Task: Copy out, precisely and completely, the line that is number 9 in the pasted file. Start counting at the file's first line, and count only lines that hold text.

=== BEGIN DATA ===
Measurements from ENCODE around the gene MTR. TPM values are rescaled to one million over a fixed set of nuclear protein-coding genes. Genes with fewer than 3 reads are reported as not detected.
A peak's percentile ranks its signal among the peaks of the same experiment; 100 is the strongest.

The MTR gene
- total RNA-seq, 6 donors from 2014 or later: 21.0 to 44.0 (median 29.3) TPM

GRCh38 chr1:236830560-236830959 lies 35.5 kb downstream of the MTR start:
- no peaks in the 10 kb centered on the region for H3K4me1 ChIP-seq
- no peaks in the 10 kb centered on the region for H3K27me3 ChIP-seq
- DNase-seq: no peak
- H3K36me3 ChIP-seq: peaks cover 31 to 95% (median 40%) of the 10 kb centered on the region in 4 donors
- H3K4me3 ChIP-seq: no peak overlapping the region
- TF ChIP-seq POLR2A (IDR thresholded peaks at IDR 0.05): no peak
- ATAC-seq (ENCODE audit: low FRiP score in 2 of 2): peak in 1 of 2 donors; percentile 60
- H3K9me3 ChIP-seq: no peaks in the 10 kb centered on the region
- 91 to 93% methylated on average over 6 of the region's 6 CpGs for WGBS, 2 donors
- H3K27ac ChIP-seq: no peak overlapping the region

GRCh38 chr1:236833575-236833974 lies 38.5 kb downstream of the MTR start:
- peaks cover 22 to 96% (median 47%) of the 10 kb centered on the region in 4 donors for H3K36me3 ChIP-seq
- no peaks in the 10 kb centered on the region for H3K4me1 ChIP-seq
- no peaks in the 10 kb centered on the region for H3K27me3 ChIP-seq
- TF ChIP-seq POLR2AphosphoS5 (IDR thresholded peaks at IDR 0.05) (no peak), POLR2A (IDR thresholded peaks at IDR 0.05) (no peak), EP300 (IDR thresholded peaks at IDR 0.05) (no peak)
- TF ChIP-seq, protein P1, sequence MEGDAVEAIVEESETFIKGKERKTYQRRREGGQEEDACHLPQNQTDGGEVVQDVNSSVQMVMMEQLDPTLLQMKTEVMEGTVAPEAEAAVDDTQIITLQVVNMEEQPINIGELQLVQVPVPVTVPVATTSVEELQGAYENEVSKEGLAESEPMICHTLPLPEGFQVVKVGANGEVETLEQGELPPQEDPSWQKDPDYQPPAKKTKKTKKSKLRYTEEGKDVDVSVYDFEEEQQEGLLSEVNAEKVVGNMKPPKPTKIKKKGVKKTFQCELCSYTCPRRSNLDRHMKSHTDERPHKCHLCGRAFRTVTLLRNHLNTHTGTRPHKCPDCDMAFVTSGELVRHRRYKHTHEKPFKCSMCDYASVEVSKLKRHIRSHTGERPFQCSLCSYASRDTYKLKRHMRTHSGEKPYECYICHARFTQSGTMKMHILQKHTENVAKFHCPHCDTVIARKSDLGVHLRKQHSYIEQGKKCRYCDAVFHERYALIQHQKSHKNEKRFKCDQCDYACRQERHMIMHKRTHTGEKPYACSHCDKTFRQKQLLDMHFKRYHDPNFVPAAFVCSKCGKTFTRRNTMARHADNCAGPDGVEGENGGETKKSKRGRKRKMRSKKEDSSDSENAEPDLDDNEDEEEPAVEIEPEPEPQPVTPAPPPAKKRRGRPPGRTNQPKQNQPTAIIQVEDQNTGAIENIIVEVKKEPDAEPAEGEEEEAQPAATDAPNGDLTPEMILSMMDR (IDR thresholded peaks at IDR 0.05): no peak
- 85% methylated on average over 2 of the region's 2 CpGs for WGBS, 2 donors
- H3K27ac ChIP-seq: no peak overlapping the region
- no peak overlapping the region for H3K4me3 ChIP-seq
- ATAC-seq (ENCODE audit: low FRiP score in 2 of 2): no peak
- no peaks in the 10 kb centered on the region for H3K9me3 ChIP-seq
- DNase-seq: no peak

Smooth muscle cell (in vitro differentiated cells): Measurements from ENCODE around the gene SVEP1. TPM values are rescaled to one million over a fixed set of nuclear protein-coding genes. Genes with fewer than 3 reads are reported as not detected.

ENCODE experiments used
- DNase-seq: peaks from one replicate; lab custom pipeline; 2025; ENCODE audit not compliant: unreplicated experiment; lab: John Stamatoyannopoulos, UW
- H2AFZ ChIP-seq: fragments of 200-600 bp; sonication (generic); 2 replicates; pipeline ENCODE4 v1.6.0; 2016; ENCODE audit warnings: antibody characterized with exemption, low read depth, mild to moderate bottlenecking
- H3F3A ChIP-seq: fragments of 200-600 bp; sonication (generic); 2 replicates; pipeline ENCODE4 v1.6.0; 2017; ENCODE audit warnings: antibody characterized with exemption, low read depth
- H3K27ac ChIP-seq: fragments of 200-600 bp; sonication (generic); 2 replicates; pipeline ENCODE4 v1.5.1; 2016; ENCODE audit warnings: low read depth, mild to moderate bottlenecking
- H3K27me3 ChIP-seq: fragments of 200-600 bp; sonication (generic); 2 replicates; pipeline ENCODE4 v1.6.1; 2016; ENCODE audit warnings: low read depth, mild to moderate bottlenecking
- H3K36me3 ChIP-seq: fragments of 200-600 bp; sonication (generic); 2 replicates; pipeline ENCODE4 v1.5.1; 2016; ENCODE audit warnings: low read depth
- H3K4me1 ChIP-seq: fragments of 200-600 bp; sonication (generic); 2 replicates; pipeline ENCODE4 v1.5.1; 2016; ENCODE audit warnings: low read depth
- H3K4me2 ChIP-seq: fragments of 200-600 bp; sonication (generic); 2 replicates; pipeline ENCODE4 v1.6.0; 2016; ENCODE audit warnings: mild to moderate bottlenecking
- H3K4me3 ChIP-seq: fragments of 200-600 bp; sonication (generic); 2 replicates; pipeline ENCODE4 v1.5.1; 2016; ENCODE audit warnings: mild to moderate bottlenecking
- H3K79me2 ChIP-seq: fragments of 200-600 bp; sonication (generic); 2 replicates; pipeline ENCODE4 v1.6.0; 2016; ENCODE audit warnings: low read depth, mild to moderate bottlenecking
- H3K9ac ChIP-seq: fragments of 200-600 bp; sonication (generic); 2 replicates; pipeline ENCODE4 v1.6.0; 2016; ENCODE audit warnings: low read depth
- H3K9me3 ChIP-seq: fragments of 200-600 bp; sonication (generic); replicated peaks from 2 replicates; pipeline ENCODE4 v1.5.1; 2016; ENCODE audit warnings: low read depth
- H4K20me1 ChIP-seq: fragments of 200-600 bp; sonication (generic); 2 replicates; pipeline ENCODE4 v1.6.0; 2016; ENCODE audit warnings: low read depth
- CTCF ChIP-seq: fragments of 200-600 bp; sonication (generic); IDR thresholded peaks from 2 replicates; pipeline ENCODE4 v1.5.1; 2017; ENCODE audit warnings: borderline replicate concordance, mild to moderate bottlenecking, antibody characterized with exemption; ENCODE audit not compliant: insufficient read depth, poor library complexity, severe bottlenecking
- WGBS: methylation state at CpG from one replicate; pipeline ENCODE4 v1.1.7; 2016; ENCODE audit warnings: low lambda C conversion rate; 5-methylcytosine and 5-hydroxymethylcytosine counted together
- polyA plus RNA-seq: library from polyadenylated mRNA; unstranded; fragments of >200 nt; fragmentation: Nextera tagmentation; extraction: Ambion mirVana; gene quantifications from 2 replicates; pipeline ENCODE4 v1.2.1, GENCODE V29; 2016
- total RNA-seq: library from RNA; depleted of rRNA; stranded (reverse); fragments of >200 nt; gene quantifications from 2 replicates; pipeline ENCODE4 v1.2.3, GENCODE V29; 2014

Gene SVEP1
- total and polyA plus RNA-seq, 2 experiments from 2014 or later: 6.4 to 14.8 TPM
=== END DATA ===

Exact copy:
- H3K36me3 ChIP-seq: peaks cover 31 to 95% (median 40%) of the 10 kb centered on the region in 4 donors